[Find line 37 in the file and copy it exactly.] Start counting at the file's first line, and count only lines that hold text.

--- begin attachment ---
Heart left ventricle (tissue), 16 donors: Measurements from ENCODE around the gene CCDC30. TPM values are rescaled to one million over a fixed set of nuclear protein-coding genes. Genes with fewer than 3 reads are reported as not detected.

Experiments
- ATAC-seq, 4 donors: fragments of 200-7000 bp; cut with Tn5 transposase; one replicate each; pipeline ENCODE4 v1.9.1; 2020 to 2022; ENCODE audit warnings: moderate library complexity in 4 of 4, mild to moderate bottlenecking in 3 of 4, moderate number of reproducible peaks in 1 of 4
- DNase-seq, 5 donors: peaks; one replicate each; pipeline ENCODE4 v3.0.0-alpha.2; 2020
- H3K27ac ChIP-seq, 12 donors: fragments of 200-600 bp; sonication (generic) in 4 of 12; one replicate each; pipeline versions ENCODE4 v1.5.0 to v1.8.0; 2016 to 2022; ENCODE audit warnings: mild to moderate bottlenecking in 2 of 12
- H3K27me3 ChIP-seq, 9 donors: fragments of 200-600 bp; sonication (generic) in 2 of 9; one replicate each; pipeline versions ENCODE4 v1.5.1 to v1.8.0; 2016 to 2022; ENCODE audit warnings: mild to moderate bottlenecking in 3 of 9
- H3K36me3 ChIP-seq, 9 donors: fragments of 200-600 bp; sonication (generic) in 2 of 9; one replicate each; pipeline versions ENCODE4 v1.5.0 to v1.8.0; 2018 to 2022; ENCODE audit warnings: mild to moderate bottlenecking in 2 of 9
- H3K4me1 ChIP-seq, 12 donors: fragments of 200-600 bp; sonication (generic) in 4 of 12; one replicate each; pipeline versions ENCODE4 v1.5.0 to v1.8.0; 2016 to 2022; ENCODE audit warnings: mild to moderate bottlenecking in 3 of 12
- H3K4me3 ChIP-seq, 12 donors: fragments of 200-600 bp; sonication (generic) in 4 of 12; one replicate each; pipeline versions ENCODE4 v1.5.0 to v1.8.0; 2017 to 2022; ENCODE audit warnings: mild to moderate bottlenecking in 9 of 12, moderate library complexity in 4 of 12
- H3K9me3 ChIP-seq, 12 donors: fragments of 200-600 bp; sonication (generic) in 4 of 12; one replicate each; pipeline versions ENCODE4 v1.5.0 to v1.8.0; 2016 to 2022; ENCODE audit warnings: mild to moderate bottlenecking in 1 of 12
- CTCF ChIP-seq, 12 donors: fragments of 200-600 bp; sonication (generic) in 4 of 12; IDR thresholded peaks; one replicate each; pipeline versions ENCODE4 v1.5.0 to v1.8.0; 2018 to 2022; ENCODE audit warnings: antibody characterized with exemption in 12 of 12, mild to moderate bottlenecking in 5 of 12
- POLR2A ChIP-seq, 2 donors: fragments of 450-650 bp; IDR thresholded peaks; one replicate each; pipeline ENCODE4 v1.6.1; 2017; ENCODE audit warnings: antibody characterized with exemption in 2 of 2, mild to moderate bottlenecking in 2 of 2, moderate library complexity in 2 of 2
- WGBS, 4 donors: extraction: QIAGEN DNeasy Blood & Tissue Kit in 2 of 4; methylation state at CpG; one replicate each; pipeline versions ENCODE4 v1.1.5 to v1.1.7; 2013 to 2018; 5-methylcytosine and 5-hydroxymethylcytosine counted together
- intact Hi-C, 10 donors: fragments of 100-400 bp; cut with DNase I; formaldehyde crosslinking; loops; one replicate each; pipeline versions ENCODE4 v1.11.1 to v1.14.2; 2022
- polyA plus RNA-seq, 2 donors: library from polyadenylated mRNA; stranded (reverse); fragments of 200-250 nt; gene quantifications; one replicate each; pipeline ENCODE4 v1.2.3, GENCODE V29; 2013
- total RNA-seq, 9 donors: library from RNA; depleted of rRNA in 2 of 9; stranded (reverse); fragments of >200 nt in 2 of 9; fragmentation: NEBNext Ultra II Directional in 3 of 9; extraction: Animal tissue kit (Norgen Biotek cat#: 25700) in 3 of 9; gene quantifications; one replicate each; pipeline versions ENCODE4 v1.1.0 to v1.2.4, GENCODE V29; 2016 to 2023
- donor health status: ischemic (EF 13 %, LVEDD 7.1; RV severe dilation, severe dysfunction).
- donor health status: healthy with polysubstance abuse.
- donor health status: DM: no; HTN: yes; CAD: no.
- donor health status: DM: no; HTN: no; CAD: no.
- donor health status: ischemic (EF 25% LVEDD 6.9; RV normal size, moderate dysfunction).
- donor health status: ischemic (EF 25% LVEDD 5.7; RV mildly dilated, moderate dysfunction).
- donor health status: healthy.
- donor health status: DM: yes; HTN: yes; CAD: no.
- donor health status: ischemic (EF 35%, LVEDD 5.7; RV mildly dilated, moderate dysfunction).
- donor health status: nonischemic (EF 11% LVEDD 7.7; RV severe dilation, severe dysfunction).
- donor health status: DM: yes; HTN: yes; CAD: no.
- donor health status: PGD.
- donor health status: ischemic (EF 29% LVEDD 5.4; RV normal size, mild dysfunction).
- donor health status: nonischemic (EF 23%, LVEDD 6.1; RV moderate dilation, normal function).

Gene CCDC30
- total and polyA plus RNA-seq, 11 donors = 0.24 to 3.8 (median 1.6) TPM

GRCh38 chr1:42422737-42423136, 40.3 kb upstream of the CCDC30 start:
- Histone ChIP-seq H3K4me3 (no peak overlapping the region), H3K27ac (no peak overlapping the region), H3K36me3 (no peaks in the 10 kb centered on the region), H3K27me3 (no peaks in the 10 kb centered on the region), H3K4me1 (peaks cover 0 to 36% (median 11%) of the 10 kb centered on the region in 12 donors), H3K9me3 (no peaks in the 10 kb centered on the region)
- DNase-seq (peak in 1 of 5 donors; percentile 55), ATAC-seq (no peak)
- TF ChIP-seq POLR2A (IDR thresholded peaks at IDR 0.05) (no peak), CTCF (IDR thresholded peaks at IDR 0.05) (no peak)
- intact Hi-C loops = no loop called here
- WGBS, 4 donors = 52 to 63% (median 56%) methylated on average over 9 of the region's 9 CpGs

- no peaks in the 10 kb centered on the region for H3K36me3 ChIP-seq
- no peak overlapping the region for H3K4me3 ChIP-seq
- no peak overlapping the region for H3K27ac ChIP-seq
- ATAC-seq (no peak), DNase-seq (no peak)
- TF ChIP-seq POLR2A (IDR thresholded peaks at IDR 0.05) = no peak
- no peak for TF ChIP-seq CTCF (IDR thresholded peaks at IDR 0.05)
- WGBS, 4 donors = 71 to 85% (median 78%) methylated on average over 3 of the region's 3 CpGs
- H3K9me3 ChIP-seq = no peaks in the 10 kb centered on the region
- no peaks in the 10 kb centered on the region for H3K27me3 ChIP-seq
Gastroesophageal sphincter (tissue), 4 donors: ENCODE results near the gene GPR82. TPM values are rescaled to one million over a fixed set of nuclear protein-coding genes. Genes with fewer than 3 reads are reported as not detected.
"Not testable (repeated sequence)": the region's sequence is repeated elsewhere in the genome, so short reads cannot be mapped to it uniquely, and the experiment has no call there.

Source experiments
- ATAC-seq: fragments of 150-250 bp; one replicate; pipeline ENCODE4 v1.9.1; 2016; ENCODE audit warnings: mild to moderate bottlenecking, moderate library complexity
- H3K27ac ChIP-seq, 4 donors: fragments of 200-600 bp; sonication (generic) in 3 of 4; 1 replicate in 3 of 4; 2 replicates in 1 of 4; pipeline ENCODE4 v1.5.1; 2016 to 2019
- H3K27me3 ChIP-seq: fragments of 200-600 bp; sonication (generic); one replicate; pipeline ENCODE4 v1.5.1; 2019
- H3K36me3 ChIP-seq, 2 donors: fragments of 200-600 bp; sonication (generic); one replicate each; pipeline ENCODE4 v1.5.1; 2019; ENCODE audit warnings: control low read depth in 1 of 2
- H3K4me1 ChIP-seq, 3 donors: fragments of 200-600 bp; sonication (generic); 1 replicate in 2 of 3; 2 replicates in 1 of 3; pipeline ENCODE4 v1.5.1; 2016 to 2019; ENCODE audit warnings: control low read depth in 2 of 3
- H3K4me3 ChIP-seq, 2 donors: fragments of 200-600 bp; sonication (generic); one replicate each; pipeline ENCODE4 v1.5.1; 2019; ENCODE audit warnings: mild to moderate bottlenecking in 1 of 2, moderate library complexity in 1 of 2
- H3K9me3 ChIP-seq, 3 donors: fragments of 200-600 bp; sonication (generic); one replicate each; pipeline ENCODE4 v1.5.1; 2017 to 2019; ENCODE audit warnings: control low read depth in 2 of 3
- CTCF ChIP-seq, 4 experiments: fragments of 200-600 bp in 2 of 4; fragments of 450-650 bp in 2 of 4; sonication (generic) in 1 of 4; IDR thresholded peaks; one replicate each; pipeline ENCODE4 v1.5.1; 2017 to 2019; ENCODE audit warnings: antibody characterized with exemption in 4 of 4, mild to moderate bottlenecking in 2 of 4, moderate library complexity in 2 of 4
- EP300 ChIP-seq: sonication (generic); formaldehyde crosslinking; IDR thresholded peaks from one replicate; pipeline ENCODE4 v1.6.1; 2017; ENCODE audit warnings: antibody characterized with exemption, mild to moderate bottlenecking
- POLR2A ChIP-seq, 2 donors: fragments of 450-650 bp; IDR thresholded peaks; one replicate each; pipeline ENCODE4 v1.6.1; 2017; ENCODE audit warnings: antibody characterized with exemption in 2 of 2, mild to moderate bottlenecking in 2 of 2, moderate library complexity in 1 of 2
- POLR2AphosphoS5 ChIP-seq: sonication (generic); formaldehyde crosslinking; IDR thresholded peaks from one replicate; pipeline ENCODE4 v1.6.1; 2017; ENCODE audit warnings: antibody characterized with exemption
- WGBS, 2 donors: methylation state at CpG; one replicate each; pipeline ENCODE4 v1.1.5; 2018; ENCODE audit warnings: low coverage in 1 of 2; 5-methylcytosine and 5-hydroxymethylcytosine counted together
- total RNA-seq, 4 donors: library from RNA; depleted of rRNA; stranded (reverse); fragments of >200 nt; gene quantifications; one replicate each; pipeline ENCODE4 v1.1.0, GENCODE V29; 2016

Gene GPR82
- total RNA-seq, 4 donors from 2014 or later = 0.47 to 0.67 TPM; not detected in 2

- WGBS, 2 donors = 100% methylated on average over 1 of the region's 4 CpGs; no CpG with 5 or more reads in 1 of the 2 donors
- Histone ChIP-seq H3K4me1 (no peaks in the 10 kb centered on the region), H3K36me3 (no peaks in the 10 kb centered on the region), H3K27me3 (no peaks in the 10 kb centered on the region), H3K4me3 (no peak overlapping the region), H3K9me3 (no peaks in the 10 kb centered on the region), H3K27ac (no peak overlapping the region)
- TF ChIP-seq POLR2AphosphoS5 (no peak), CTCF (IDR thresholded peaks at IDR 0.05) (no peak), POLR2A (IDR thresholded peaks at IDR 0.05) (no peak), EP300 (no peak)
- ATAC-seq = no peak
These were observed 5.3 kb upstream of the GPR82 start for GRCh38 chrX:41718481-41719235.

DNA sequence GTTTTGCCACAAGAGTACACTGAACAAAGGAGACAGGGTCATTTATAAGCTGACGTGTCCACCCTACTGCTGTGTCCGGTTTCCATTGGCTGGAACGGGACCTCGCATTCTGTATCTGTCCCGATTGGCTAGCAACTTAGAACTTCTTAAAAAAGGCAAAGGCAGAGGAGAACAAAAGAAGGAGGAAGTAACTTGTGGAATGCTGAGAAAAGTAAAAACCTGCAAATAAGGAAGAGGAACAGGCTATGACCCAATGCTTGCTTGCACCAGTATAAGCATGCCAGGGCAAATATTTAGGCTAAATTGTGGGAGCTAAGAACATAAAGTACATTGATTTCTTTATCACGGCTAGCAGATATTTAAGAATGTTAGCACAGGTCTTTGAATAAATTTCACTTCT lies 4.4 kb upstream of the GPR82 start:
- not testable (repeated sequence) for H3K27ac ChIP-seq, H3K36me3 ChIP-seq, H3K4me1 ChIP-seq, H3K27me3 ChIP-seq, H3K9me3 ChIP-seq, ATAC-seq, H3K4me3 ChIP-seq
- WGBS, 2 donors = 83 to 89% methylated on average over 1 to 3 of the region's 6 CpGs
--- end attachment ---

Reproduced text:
- intact Hi-C loops = no loop called here